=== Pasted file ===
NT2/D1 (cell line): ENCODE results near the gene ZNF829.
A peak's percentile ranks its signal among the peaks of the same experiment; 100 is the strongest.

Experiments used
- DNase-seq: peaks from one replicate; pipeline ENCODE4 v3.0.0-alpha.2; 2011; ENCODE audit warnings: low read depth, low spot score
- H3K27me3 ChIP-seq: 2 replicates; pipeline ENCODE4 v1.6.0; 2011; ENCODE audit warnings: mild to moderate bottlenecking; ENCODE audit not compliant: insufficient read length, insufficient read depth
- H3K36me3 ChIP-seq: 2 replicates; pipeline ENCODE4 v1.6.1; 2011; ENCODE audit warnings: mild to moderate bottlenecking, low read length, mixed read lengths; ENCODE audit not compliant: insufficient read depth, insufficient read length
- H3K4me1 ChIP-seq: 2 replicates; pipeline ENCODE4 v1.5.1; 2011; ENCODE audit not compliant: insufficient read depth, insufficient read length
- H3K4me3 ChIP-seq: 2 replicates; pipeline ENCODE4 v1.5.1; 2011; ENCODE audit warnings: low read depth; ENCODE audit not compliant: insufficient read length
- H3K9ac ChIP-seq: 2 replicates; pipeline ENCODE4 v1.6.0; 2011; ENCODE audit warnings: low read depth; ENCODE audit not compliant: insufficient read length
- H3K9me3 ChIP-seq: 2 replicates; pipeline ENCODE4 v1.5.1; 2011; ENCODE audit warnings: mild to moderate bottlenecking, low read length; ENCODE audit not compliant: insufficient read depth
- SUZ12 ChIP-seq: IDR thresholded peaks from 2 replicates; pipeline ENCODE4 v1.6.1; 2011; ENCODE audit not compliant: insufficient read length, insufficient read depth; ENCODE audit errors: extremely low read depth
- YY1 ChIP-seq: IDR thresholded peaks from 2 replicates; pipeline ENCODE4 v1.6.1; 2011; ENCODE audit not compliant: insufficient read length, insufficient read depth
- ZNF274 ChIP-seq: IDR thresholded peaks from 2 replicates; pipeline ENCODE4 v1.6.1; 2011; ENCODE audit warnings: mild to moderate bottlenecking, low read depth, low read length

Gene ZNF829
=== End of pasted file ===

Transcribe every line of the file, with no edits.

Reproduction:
NT2/D1 (cell line): ENCODE results near the gene ZNF829.
A peak's percentile ranks its signal among the peaks of the same experiment; 100 is the strongest.

Experiments used
- DNase-seq: peaks from one replicate; pipeline ENCODE4 v3.0.0-alpha.2; 2011; ENCODE audit warnings: low read depth, low spot score
- H3K27me3 ChIP-seq: 2 replicates; pipeline ENCODE4 v1.6.0; 2011; ENCODE audit warnings: mild to moderate bottlenecking; ENCODE audit not compliant: insufficient read length, insufficient read depth
- H3K36me3 ChIP-seq: 2 replicates; pipeline ENCODE4 v1.6.1; 2011; ENCODE audit warnings: mild to moderate bottlenecking, low read length, mixed read lengths; ENCODE audit not compliant: insufficient read depth, insufficient read length
- H3K4me1 ChIP-seq: 2 replicates; pipeline ENCODE4 v1.5.1; 2011; ENCODE audit not compliant: insufficient read depth, insufficient read length
- H3K4me3 ChIP-seq: 2 replicates; pipeline ENCODE4 v1.5.1; 2011; ENCODE audit warnings: low read depth; ENCODE audit not compliant: insufficient read length
- H3K9ac ChIP-seq: 2 replicates; pipeline ENCODE4 v1.6.0; 2011; ENCODE audit warnings: low read depth; ENCODE audit not compliant: insufficient read length
- H3K9me3 ChIP-seq: 2 replicates; pipeline ENCODE4 v1.5.1; 2011; ENCODE audit warnings: mild to moderate bottlenecking, low read length; ENCODE audit not compliant: insufficient read depth
- SUZ12 ChIP-seq: IDR thresholded peaks from 2 replicates; pipeline ENCODE4 v1.6.1; 2011; ENCODE audit not compliant: insufficient read length, insufficient read depth; ENCODE audit errors: extremely low read depth
- YY1 ChIP-seq: IDR thresholded peaks from 2 replicates; pipeline ENCODE4 v1.6.1; 2011; ENCODE audit not compliant: insufficient read length, insufficient read depth
- ZNF274 ChIP-seq: IDR thresholded peaks from 2 replicates; pipeline ENCODE4 v1.6.1; 2011; ENCODE audit warnings: mild to moderate bottlenecking, low read depth, low read length

Gene ZNF829